Wildcatting: A Stripper’s Guide to the Modern American Boomtown
Oil is rarely in pretty places. It is under the ground in the kinds of charmless places no one would visit if there wasn’t some valuable natural resource to extract. And yet at some point, westward-bound pioneers came through here and thought, Yeah. Flat. Cold. Dry. Dusty. This is the place to settle. It’s more likely, maybe, that they thought, No one will bother me here. Or even, maybe, I deserve this. You can see how no one would give a fuck about letting Halliburton, Nabors, Exxon, and Chevron tear up acres of prairie. Not once did I ever hear a Williston resident or worker mention anything about the dangers of fracking, which is not to say that there haven’t been concerns. With great understatement, a Reuters article about the groundbreaking for a refinery said, “The state has one of the lowest population densities in the United States and has little of the political, environmental or community opposition that’s helped scuttle all other refinery projects since Jimmy Carter was president.”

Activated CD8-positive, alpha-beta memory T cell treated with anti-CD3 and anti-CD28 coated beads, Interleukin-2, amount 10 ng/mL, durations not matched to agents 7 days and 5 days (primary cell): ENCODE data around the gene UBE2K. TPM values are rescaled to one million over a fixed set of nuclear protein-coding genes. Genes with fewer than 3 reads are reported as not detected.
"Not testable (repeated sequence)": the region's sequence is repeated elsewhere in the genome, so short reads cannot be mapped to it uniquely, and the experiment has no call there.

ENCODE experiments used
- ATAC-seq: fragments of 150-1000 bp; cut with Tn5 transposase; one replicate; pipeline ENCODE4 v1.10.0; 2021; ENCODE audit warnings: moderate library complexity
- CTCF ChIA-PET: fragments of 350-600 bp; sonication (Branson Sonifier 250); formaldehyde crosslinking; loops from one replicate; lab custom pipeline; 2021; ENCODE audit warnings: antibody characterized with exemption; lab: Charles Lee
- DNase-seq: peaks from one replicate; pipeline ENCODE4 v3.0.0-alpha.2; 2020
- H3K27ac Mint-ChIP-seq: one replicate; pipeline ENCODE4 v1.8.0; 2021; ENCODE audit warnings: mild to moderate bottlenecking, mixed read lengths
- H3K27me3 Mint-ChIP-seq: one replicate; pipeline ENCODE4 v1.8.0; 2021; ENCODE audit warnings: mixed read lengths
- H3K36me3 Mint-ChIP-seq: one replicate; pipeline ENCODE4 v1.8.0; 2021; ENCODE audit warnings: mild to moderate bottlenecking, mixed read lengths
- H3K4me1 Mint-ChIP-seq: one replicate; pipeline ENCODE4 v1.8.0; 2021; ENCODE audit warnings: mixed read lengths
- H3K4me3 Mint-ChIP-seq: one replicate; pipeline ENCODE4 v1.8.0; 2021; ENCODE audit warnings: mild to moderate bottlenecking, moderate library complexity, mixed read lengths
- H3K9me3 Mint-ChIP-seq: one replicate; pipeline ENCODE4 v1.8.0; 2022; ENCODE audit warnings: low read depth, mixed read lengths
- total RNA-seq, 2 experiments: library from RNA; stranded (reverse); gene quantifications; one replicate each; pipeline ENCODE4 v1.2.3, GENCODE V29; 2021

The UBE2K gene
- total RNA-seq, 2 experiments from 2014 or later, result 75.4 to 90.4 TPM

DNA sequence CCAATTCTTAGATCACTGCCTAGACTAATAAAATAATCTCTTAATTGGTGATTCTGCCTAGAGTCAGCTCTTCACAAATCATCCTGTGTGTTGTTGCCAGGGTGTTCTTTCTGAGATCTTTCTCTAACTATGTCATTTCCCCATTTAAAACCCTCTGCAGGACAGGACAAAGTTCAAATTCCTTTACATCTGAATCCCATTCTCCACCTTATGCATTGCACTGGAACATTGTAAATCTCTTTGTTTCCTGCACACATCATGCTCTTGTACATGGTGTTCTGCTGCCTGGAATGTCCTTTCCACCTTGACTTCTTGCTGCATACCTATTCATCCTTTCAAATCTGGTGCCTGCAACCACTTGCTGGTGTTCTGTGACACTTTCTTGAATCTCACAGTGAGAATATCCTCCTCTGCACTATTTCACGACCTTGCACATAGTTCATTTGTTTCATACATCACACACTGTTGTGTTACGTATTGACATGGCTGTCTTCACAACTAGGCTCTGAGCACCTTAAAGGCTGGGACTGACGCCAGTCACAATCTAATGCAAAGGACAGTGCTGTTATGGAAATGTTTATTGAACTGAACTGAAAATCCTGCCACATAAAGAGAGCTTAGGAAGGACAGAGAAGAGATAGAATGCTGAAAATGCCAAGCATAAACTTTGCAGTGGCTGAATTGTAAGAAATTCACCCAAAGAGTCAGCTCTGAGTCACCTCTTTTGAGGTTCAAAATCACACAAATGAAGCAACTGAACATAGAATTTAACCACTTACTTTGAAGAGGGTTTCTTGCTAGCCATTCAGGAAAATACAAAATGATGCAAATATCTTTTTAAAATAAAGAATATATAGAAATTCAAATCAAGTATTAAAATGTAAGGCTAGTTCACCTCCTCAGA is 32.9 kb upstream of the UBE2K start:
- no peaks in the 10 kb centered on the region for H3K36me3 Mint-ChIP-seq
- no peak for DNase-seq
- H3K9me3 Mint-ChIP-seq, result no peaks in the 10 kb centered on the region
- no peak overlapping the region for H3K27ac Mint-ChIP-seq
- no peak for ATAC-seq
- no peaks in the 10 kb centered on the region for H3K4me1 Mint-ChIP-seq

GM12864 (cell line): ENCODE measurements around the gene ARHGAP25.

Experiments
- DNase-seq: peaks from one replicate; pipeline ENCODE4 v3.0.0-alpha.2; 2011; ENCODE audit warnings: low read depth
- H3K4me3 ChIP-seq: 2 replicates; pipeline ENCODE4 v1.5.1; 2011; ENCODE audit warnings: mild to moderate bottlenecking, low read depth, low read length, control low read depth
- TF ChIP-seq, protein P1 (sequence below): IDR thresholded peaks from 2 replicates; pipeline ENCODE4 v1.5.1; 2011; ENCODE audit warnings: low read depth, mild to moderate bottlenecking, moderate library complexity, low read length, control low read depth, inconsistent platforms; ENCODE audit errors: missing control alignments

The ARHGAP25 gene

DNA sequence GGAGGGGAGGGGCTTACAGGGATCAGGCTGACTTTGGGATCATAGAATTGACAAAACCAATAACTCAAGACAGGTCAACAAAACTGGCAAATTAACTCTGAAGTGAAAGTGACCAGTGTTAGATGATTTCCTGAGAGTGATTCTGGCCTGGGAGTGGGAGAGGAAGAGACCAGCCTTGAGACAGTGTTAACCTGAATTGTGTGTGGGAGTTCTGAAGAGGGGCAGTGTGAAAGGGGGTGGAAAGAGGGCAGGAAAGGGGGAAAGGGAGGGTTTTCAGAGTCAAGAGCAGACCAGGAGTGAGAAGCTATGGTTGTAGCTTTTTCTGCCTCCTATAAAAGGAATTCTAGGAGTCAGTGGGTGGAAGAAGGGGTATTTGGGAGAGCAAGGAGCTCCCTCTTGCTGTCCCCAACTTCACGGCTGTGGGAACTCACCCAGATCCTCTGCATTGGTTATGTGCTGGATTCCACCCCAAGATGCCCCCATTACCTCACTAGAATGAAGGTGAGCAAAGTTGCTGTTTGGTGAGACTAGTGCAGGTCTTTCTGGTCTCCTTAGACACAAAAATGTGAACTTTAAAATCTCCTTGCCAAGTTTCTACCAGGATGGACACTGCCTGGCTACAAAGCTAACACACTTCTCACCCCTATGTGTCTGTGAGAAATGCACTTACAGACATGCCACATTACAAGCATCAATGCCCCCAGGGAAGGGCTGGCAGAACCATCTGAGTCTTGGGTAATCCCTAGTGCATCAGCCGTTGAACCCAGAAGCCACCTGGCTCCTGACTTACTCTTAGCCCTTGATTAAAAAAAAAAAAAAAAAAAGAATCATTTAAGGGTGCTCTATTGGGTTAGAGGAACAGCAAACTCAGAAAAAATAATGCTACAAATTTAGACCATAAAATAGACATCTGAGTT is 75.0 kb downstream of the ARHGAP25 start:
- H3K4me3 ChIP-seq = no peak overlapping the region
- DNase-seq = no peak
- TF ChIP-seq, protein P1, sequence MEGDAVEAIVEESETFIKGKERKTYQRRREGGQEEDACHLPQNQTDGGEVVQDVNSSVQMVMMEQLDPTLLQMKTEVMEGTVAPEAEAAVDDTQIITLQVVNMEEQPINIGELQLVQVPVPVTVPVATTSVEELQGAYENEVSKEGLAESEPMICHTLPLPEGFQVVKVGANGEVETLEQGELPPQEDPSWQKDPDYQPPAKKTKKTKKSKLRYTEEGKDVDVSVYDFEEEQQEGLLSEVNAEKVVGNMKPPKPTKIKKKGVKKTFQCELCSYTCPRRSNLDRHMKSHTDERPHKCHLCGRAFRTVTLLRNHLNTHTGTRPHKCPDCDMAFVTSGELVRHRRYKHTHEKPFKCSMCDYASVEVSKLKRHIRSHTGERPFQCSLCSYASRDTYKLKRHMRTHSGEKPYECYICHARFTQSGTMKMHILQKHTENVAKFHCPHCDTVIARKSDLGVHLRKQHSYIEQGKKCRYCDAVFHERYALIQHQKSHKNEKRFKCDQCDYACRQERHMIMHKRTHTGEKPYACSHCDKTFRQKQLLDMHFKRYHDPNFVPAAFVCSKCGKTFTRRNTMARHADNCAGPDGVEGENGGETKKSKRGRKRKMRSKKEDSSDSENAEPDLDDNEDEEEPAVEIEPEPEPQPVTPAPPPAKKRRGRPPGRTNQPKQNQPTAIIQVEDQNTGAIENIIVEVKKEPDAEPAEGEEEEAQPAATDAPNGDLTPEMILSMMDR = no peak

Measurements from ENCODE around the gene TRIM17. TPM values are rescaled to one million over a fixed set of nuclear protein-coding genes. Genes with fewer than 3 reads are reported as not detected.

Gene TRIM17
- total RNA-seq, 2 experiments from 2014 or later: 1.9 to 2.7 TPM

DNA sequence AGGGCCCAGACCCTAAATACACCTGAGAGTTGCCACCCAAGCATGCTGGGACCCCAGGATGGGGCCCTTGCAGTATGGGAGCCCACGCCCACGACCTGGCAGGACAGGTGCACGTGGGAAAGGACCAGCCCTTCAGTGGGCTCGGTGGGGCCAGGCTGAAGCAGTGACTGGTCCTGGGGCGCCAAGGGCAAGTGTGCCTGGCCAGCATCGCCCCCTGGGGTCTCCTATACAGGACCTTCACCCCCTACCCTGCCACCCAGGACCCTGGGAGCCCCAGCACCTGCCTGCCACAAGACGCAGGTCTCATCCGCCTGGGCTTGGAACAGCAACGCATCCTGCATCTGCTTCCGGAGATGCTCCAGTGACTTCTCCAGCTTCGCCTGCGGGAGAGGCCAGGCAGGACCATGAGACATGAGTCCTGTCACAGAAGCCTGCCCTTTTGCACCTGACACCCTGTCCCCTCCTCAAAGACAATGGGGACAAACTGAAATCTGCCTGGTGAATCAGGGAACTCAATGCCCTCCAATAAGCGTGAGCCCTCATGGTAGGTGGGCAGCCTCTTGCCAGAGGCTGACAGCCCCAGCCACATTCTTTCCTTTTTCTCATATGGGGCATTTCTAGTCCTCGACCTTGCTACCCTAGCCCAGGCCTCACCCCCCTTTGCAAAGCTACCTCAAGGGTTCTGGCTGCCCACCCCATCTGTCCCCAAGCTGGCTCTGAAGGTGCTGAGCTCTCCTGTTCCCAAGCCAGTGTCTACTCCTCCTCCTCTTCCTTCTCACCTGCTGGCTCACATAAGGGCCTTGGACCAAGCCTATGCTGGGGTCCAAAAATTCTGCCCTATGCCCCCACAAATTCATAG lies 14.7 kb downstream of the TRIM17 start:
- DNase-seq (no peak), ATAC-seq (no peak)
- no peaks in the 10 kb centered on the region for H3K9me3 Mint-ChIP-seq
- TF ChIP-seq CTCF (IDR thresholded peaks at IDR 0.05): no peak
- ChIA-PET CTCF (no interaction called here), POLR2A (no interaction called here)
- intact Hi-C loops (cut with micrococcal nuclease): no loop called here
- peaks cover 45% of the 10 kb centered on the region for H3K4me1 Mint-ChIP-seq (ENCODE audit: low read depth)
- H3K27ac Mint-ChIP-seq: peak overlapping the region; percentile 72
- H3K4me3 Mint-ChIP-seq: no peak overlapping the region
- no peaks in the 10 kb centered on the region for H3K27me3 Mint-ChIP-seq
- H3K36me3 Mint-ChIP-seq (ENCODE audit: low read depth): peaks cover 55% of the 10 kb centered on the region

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The oil leaves North Dakota and so does the money. It’s funny to think about what a minuscule, tiny, insignificant fraction I’ve made out there, even though it amounted to a respectable year’s worth over a total of 16 work weeks. So little of the wealth that is being generated is going to stay there. The corporations making the real money in the Bakken aren’t based in North Dakota. Their executives are in no hurry to relocate there either. They can leave and still have jobs, though, unlike the oil field workers.